Johnson is now director of Jackson State University's Center for University-Based Development, and plans for the university to serve as a gateway to the remarkable downtown growth. The university, which has the ability to write bonds for itself under the name of the Jackson State University Development Foundation, has spent $200 million on development, and sees plenty more growth in the near future.

"The university is the major economic engine in the area. We've had a lot of development on campus, but the next step is to try to improve the neighborhood off campus. What's good for the community is good for the campus," Johnson said, explaining that the school wants to develop about 50 acres in an area just northeast of the campus.

"It will be primarily residential development," he said. "The first project (University Place of Jackson) will be a mixed-use development on the corner of Dalton and Lynch streets. About 22,000 square feet on the first floor of the building and on the next three floors will be about 75 or 80 apartments."

The university also has plans for the pristine Metro Parkway joining JSU with downtown Jackson, with 50 or 60 single-family units and about 30 town homes. JSU President Ronald Mason Jr.'s eagerness got him in trouble with community residents during the legislative session, when legislators attempted to change state law allowing the university to rapidly take homes through eminent domain. Outraged neighborhood associations and public opinion drove legislators to pull the bill. Johnson said the university is currently negotiating with landowners over purchase prices and suggested the project could begin in earnest next spring.

In addition, the school will invest about $100 million in redevelopment on the Lynch Street corridor and in the Washington Addition neighborhood.

Johnson said the neighborhood will be a draw to residents seeking a middle-income neighborhood with close proximity to the campus and downtown activity: "People affiliated with the university or who want to be in that kind of educational environment will have an attraction to it, as well as people wanting to be a few steps away from the vibrancy of downtown."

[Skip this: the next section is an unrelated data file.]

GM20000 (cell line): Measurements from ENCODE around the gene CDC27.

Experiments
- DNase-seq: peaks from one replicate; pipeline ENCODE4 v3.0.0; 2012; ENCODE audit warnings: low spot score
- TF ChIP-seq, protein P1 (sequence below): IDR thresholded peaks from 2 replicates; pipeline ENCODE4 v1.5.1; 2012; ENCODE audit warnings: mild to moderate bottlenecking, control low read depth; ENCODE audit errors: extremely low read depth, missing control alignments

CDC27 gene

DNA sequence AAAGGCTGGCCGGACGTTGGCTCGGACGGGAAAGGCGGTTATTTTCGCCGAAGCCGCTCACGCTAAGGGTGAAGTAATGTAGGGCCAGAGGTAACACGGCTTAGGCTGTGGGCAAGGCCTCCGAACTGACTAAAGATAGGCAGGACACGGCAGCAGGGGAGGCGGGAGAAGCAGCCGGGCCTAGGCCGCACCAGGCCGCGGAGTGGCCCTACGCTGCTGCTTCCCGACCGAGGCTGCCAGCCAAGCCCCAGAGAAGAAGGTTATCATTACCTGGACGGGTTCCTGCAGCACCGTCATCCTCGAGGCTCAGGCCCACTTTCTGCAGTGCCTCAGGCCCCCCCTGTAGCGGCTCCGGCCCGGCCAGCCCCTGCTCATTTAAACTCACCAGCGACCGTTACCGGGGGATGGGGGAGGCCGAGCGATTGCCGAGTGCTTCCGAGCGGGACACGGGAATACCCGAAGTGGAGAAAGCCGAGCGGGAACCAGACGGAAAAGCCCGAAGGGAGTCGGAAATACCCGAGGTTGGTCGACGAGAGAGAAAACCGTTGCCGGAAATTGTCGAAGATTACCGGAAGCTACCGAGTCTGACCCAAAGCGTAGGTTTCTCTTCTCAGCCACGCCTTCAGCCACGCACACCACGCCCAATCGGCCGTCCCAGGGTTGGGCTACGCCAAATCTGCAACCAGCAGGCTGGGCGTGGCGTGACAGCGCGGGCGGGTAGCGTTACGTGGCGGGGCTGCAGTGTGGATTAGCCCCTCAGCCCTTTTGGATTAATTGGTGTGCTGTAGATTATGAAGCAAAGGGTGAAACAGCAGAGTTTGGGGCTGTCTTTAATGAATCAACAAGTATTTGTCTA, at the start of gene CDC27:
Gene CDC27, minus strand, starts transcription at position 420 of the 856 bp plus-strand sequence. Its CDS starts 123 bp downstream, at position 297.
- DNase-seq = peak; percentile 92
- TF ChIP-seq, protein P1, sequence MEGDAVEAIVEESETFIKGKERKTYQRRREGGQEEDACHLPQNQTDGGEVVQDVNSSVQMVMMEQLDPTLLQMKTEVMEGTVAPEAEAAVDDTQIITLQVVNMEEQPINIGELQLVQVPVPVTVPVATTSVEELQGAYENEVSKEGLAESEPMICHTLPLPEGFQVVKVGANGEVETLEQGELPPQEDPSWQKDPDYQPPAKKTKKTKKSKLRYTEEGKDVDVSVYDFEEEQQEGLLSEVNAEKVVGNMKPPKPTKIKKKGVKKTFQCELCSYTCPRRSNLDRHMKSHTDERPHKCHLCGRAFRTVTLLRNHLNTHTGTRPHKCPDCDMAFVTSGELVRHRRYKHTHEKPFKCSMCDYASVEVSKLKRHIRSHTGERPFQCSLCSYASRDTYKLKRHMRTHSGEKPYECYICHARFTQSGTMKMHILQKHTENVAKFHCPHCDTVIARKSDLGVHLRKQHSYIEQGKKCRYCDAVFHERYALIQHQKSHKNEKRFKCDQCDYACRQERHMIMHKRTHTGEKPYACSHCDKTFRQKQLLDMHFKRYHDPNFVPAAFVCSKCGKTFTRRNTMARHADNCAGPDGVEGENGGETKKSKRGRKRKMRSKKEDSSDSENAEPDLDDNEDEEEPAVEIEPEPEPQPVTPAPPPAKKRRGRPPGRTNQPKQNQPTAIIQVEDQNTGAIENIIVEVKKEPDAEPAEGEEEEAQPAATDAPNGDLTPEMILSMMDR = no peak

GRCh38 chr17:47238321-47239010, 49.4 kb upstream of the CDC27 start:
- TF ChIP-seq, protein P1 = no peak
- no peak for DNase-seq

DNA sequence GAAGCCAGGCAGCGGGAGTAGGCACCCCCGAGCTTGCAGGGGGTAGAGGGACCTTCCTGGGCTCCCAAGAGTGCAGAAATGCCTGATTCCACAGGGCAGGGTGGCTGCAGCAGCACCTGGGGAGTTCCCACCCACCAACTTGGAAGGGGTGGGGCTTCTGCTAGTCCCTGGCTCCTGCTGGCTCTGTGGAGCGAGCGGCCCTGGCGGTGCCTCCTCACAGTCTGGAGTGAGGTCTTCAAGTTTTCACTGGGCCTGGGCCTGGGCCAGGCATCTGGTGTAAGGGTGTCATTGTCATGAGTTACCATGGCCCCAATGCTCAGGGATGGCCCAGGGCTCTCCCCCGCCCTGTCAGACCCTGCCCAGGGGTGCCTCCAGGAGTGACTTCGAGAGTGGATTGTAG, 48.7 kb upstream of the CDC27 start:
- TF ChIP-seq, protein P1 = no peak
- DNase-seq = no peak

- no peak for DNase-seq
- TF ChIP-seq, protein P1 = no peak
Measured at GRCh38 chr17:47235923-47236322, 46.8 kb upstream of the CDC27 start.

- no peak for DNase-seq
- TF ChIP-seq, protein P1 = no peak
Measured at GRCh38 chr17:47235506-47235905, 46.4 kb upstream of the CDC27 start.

Of Arts and Green
The co-founder of Full Spectrum of New York will be working the east end of downtown, even as JSU hammers away on the west side. Carlton Brown, the same developer recently forced to relinquish the New Orleans World Trade Center, described the process of assembling the Old Capitol Green project similar to "watching grass grow."

"We've completed the master plan, meeting with institutional leaders in Jackson, understanding their visions of the city, meeting with the property owners and getting their vision for it and then developing a master plan that passes muster with the financial institutions with which we're working," Brown said.

Old Capitol Green, a mixed-use neighborhood that will sit on the natural bluff overlooking the Pearl River, is a long-term goal. By 2016, Brown expects the $1 billion-plus community to contain more than 4,000 homes. Full Spectrum is not a sole developer, but depends on an assortment of people with big ideas to kick in with their own smaller projects to comprise the whole.

The $75 million to $100 million conversion of the Arts Center of Mississippi to a mixed-use facility is another project making waves. Its enormous footprint will rival that of the incoming Jackson Convention Center.

Roy Decker of Duvall Decker Architects said the building, which he wants to finance through a public/private partnership, would include a theater, dance and art studios, as well as retail space and living quarters. "By the city providing the land on the back and on the front of the building for private development, apartments and office space can generate both tax dollars and income to, in part, pay off the construction financing and can contribute to the operating expenses," he said.

Decker said it would take between a year and 18 months to pool the money, with a possible completed project within five years.

The appearance of the Arts Center means the disappearance of the city's only planetarium, however. "A city of this size needs a planetarium, but that planetarium is outdated. Simply to renovate it would cost $5 million," Decker said. "We've done a study, based on census information, that suggests that no city known as a tourist destination city is successful until approximately 2 percent of its usage is designated to cultural arts or entertainment functions in its downtown area. Right now, Jackson is at less than 1 percent."

Memphis, Little Rock and similar cities conform to the 2 percent rule, which allows their downtowns to offer enough culture to prove a draw for visitors. Anything less, Decker says, won't cut the mustard, and dooms the few cultural centers that do exist to failure.